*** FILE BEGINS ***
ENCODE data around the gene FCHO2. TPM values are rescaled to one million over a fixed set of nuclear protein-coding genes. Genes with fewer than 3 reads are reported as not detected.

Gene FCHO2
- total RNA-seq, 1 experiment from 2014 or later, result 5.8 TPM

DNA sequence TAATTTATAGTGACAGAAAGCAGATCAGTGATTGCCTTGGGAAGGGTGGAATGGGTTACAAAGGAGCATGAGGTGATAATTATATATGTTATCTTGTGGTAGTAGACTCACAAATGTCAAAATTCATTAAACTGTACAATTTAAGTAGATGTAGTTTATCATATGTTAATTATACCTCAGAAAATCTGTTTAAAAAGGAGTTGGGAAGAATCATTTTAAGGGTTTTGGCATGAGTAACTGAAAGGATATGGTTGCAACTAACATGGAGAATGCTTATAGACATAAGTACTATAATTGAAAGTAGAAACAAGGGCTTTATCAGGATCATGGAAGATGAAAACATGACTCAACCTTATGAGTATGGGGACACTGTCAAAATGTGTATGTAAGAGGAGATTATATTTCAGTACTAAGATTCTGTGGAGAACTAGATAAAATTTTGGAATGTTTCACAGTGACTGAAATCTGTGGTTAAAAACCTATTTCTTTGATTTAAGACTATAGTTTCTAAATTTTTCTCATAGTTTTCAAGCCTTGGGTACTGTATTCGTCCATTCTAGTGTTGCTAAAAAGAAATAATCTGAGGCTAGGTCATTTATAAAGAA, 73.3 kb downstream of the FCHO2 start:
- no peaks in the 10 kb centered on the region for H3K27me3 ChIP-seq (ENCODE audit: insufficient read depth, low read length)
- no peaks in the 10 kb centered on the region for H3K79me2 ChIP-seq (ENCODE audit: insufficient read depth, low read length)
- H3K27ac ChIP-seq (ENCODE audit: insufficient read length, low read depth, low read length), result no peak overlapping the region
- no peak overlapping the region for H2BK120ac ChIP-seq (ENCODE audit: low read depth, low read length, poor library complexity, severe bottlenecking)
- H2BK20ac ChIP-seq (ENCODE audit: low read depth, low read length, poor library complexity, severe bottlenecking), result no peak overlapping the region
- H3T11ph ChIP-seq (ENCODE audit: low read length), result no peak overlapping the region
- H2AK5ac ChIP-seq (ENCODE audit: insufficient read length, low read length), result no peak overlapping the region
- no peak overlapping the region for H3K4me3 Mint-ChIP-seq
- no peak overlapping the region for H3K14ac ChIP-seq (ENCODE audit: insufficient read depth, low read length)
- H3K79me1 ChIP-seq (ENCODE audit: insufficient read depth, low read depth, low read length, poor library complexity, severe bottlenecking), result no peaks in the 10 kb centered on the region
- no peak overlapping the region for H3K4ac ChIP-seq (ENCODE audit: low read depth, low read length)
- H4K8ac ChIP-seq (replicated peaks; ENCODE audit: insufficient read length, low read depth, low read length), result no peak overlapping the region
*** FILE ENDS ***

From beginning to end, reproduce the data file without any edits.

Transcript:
ENCODE data around the gene FCHO2. TPM values are rescaled to one million over a fixed set of nuclear protein-coding genes. Genes with fewer than 3 reads are reported as not detected.

Gene FCHO2
- total RNA-seq, 1 experiment from 2014 or later, result 5.8 TPM

DNA sequence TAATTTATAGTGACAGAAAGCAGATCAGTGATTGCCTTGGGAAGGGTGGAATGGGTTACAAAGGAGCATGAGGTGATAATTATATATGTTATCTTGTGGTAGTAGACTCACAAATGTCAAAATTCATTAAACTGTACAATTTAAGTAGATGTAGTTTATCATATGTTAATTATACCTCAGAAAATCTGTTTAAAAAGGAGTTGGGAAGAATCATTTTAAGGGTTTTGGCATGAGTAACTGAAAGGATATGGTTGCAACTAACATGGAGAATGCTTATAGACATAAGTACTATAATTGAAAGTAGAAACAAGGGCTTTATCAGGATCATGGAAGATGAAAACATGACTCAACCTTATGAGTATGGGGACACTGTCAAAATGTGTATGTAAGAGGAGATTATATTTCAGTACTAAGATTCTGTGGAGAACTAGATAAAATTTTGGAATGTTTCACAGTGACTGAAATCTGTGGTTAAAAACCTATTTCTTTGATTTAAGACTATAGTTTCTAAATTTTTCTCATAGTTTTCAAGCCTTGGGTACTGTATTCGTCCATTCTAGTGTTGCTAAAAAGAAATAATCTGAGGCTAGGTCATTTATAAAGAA, 73.3 kb downstream of the FCHO2 start:
- no peaks in the 10 kb centered on the region for H3K27me3 ChIP-seq (ENCODE audit: insufficient read depth, low read length)
- no peaks in the 10 kb centered on the region for H3K79me2 ChIP-seq (ENCODE audit: insufficient read depth, low read length)
- H3K27ac ChIP-seq (ENCODE audit: insufficient read length, low read depth, low read length), result no peak overlapping the region
- no peak overlapping the region for H2BK120ac ChIP-seq (ENCODE audit: low read depth, low read length, poor library complexity, severe bottlenecking)
- H2BK20ac ChIP-seq (ENCODE audit: low read depth, low read length, poor library complexity, severe bottlenecking), result no peak overlapping the region
- H3T11ph ChIP-seq (ENCODE audit: low read length), result no peak overlapping the region
- H2AK5ac ChIP-seq (ENCODE audit: insufficient read length, low read length), result no peak overlapping the region
- no peak overlapping the region for H3K4me3 Mint-ChIP-seq
- no peak overlapping the region for H3K14ac ChIP-seq (ENCODE audit: insufficient read depth, low read length)
- H3K79me1 ChIP-seq (ENCODE audit: insufficient read depth, low read depth, low read length, poor library complexity, severe bottlenecking), result no peaks in the 10 kb centered on the region
- no peak overlapping the region for H3K4ac ChIP-seq (ENCODE audit: low read depth, low read length)
- H4K8ac ChIP-seq (replicated peaks; ENCODE audit: insufficient read length, low read depth, low read length), result no peak overlapping the region